Plea agreements are based on many factors
Declaring at the outset that he would not comment directly on the Hernandez case, Brian Glenny, First Assistant District Attorney for the office of Cape and Islands District Attorney Michael O'Keefe, explained his office's view of such prosecutions.
"In any case that involves children," Mr. Glenny said in a telephone conversation with The Times last week, "the most important aspect of it, as far as the District Attorney's office is concerned, is what is really in the best interests of the child? Can you get a sentence that would be an appropriate sentence and still see that the child is not going to be emotionally harmed, then that is something we certainly want to look into.
"If you can find a way to resolve the case and not have to have the child testify I think that is certainly something that needs to be explored."
Times coverage of the Hernandez case attracted online comments to The Times website, mvtimes.com, that were often critical of what many comment posters complained was a light sentence.
Mr. Glenny said he understands that the public thinks some crimes are so heinous that they deserve the strictest penalties. "I do not think that impression is incorrect, but you have to look a little more deeper into how do you get to the point where you can get that type of a sentence," he said, making it clear he was not speaking of the Hernandez case specifically, "and would you even get that type of a sentence, say if the case were to go to trial."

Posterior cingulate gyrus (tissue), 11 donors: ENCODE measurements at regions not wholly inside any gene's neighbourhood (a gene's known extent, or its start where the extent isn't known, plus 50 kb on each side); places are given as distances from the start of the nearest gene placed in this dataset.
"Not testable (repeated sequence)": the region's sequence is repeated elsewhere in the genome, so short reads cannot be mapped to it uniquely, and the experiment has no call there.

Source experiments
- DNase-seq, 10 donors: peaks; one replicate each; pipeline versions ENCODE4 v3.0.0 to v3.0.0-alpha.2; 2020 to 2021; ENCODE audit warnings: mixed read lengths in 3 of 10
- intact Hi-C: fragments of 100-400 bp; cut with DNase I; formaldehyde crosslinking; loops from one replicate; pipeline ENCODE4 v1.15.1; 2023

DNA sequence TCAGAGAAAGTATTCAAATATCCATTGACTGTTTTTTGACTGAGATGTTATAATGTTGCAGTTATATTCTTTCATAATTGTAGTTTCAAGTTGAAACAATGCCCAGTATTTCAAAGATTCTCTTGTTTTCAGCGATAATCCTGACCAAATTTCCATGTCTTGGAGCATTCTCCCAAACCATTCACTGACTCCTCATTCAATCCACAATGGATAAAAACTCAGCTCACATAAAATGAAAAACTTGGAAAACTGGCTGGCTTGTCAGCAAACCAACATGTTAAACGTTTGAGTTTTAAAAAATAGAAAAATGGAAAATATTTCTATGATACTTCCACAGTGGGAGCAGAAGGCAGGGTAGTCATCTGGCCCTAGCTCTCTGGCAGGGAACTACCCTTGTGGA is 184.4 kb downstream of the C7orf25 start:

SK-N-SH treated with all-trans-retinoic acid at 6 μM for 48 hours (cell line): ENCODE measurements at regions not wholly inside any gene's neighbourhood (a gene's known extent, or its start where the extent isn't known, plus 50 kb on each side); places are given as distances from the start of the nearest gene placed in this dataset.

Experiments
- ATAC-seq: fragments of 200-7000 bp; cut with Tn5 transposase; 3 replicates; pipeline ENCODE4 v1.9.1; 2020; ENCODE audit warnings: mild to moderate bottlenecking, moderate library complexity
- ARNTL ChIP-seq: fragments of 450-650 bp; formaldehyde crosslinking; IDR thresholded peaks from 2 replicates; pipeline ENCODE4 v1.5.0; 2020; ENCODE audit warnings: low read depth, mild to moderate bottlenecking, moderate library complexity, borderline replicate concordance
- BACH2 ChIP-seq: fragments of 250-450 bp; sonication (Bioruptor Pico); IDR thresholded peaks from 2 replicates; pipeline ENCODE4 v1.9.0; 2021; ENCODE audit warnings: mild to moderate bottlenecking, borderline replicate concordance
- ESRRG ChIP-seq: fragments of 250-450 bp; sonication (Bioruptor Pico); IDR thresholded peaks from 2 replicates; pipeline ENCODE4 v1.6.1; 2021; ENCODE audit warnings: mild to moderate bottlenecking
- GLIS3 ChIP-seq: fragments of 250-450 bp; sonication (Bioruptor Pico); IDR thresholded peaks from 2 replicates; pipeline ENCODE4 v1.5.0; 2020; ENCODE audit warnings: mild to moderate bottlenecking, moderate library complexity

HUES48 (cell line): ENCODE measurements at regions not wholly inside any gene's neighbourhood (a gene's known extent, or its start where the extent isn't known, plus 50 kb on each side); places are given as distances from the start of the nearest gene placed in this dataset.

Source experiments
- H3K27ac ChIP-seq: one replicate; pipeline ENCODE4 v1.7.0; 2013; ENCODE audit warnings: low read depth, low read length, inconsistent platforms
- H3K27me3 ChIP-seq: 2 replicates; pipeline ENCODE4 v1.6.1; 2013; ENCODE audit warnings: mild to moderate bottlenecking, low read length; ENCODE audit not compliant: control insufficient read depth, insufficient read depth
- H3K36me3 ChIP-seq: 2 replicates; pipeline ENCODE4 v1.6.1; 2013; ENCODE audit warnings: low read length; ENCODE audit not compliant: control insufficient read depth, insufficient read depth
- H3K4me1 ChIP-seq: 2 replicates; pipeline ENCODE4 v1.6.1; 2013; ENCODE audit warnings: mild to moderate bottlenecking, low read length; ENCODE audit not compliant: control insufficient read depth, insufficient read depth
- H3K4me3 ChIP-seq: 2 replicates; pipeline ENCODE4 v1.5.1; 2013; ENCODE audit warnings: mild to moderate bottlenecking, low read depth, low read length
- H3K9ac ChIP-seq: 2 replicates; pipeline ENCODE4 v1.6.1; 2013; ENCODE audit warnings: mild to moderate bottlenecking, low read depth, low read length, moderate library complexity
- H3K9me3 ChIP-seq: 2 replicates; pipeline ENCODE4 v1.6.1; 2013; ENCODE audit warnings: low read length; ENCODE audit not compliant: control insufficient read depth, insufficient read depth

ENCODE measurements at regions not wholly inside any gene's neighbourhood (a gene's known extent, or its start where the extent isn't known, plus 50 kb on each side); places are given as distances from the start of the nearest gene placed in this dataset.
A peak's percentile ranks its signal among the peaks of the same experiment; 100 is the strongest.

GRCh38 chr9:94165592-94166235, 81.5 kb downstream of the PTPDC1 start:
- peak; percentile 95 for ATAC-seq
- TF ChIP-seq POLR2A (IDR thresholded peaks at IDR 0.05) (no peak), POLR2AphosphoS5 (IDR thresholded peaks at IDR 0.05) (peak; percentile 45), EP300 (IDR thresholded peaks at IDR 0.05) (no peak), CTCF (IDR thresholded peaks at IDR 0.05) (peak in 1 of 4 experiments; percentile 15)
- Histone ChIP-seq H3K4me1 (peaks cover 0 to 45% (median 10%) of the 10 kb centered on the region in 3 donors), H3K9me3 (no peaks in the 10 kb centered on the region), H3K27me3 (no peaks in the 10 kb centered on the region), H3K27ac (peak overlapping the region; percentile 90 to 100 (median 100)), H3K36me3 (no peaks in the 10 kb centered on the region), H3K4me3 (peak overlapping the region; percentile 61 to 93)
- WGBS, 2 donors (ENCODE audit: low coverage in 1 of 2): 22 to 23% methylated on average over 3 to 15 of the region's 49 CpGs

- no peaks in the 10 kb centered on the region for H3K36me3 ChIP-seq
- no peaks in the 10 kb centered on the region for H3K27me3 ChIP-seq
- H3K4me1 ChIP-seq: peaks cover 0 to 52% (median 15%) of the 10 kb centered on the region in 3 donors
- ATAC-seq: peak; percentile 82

Mr. Glenny discussed in general terms the process by which plea agreements are reached. He began by noting that Massachusetts law provides sentencing guidelines. "In each case," he said, "there is going to be a maximum sentence that can be allowed by the statute."
The prosecutors must assess each case's strengths and weaknesses, and then consider what would be a just resolution of the case. "Keeping in mind all the time," Mr. Glenny said, "that it is not just the facts of the case that are involved." There are other considerations, including a defendant's record of prior offenses and history of incarceration.
Another important factor, Mr. Glenny said, is the willingness of victims to come forward. A victim may be intimidated or afraid of what may happen if he or she testifies. In a domestic violence case, the prosecutor said, the victim sometimes has a change of heart by the time the case comes to trial.
In the case of children, Mr. Glenny said, a child's age or emotional or mental state, or the emotional stress of testifying as a witness against a family member must be considered.